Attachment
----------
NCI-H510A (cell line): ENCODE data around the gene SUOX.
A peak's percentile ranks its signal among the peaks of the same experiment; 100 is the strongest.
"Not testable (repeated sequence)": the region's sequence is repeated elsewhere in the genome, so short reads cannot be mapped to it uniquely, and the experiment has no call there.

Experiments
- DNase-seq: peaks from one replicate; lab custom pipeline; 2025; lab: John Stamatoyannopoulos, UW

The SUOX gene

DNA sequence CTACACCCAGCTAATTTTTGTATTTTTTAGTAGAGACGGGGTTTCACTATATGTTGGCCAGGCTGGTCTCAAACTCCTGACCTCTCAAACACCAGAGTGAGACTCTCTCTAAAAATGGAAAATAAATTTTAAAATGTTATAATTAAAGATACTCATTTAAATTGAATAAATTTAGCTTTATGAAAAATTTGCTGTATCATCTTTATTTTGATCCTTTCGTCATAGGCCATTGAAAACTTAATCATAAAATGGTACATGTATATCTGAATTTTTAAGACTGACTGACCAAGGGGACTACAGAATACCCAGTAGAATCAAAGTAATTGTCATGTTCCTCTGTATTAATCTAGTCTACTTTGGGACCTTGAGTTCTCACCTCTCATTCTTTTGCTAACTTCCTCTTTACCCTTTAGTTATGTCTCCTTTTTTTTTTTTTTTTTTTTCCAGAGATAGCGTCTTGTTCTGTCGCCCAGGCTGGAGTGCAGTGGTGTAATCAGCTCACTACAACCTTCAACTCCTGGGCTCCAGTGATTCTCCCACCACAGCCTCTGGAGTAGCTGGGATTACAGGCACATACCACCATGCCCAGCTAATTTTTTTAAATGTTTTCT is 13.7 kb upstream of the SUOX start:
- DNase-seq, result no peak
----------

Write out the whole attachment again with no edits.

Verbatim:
NCI-H510A (cell line): ENCODE data around the gene SUOX.
A peak's percentile ranks its signal among the peaks of the same experiment; 100 is the strongest.
"Not testable (repeated sequence)": the region's sequence is repeated elsewhere in the genome, so short reads cannot be mapped to it uniquely, and the experiment has no call there.

Experiments
- DNase-seq: peaks from one replicate; lab custom pipeline; 2025; lab: John Stamatoyannopoulos, UW

The SUOX gene

DNA sequence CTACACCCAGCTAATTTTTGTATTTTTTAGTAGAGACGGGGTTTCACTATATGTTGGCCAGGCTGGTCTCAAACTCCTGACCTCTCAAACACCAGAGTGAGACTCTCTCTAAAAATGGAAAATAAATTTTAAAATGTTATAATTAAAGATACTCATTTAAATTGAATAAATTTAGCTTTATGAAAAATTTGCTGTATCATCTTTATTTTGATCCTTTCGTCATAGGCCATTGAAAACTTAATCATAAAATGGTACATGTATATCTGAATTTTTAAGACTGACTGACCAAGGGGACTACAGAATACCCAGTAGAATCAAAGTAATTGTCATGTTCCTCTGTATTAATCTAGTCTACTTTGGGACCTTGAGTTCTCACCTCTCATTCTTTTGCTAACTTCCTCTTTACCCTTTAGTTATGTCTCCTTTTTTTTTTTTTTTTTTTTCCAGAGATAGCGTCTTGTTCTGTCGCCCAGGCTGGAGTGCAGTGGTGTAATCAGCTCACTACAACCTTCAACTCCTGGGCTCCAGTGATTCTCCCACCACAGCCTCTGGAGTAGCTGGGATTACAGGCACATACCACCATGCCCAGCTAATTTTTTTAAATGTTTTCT is 13.7 kb upstream of the SUOX start:
- DNase-seq, result no peak